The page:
Ratner’s Star by Don DeLillo
One of DeLillo’s first novels, Ratner’s Star follows Billy, the genius adolescent, who is recruited to live in obscurity, underground, as he tries to help a panel of estranged, demented, and yet lovable scientists communicate with beings from outer space. It is a mix of quirky humor, science, mathematical theories, as well as the complex emotional distance and sadness people feel. Ratner’s Star demonstrates both the thematic and prosaic muscularity that typifies DeLillo’s later and more recent works, ke The Names.
An Abundance of Katherines by John Green [Young Adult Fiction]
Green follows his Printz-winning Looking for Alaska (2005) with another sharp, intelligent story, this one full of mathematical problems, historical references, word puzzles, and footnotes. Colin Singleton believes he is a washed-up child prodigy. A graduating valedictorian with a talent for creating anagrams, he fears he’ll never do anything to classify him as a genius. To make matters worse, he has just been dumped by his most recent girlfriend (all of them have been named Katherine), and he’s inconsolable. What better time for a road trip! He and his buddy Hassan load up the gray Olds (Satan’s Hearse) and leave Chicago. They make it as far as Gutshot, Tennessee, where they stop to tour the gravesite of Archduke Franz Ferdinand, and meet a girl who isn’t named Katherine. It’s this girl, Lindsey, who helps Colin work on a mathematical theorem to predict the duration of romantic relationships. The laugh-out-loud humor ranges from delightfully sophomoric to subtly intellectual, and the boys’ sarcastic repartee will help readers navigate the slower parts of the story, which involve local history interviews. The idea behind the book is that everyone’s story counts, and what Colin’s contributes to the world, no matter how small it may seem to him, will, indeed, matter. An appendix explaining the complex math is “fantastic,” or as the anagrammatically inclined Green might have it, it’s enough to make “cats faint.”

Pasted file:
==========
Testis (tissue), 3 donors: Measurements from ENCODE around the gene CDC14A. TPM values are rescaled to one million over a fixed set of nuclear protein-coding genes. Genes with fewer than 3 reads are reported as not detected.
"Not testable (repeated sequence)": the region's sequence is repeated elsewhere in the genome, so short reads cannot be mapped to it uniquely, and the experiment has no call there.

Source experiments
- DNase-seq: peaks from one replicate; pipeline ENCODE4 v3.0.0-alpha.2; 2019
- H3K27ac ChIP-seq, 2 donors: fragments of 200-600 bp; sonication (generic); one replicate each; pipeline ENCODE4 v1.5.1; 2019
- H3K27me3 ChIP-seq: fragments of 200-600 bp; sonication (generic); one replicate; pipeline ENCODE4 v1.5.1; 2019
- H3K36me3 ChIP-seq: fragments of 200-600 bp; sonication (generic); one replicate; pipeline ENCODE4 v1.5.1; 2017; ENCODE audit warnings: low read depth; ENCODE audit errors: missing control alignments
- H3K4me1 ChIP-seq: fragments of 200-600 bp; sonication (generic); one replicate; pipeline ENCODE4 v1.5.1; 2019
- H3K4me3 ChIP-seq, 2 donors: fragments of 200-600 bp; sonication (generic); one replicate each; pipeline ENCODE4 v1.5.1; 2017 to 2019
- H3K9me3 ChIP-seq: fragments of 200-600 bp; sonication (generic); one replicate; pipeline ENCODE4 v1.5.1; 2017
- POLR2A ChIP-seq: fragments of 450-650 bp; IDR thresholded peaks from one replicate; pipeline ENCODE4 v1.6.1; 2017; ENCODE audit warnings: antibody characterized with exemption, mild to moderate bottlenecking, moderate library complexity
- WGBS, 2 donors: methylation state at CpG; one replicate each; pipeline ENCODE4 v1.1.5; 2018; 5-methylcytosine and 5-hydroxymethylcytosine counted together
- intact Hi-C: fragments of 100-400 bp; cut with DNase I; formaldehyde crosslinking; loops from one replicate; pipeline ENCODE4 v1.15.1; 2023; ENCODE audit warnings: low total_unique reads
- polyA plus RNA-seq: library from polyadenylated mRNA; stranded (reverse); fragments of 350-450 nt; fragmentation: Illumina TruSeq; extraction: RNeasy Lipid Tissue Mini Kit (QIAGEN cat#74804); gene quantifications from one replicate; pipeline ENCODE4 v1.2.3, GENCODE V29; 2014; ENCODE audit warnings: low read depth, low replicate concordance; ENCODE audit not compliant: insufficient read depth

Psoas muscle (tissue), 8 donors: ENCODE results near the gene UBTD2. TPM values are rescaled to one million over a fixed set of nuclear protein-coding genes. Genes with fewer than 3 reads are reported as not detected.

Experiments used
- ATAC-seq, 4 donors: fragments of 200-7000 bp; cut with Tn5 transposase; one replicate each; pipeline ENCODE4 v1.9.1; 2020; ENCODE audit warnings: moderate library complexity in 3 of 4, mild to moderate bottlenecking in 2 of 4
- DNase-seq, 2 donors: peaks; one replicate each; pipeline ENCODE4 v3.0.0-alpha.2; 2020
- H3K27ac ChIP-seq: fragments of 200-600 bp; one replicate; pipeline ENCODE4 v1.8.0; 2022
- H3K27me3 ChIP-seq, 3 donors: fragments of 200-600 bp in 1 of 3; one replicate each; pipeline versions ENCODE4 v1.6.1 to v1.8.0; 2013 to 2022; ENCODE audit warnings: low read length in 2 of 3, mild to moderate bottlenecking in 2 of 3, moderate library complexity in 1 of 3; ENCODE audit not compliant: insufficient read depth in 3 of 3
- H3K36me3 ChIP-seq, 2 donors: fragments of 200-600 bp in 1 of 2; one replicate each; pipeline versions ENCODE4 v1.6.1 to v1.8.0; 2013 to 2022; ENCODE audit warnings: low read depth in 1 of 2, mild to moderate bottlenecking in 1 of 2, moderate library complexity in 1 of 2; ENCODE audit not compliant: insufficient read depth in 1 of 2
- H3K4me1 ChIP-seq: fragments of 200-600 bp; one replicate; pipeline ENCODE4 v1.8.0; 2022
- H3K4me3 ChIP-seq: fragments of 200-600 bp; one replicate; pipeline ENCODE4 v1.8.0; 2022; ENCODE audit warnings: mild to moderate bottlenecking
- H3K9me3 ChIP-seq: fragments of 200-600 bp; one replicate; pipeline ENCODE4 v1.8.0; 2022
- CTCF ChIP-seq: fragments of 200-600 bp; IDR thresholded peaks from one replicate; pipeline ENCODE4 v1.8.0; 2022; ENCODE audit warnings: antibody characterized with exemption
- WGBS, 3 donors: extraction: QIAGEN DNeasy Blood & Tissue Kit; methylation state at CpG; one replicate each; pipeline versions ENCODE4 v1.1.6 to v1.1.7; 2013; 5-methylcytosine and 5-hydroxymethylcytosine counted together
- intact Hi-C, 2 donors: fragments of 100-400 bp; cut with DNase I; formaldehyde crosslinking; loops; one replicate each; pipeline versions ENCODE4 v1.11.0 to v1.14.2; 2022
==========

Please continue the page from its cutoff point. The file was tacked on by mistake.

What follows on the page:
The Last Theorem by Arthur C. Clarke and Frederik Pohl
The collaboration of two such eminent sf writers as Clarke and Pohl being a rare thing, perhaps it’s no surprise that the result is really two stories: one about a Sri Lankan mathematician (Clarke lived in Sri Lanka) who proves a rather alarming theorem; the other about something yet more alarming, invasion by grand galactic aliens. The mathematician is regarded as heretical or at least a security risk by a broad range of authorities that Clarke and Pohl depict with the satirical bite each has shown before. After the invasion threat becomes impossible to ignore, security worries must be muted because the theorem is also a potential point of agreement for the various faiths, factions, ideologies, and bureaucracies that have hitherto been squabbling like tomcats on a fence. Pacing is slow at timesâ€”some readers may recall the similar effect of physicist C. P. Snow’s mainstream novels about scientists confronting puzzles and folliesâ€”but accelerates as the aliens approach. In the end, the readers will have a most respectable swan song for two authentic giants.
The Indian Clerk by David Leavitt
Based on real people and events, Leavitt’s copiously researched new novel focuses on a relatively narrow world that he nevertheless illuminates into its deepest recesses. Eventually becoming one of the greatest mathematicians of his era, Srinvasa Ramanujan was only a 23-year-old bank clerk in the Indian city of Madras when, in 1913, he wrote a letter to the highly esteemed British mathematician G. H. Hardy, who was seated at Cambridge. The letter suggests to Hardy that the writer is a math genius, and Hardy embarks on a campaign to bring him from India to England. Once there, the relatively bland Ramanujan nevertheless stood at the center of many people’s personal and professonal lives for a brief time before his untimely death. Leavitt explores the legend that gew up around Ramanujan, finds what is real in the myth that shrouded his actual being, and in the process reaches impressive heights of understanding the psyche of the intellectual as well as those who seek company with the brilliant-minded.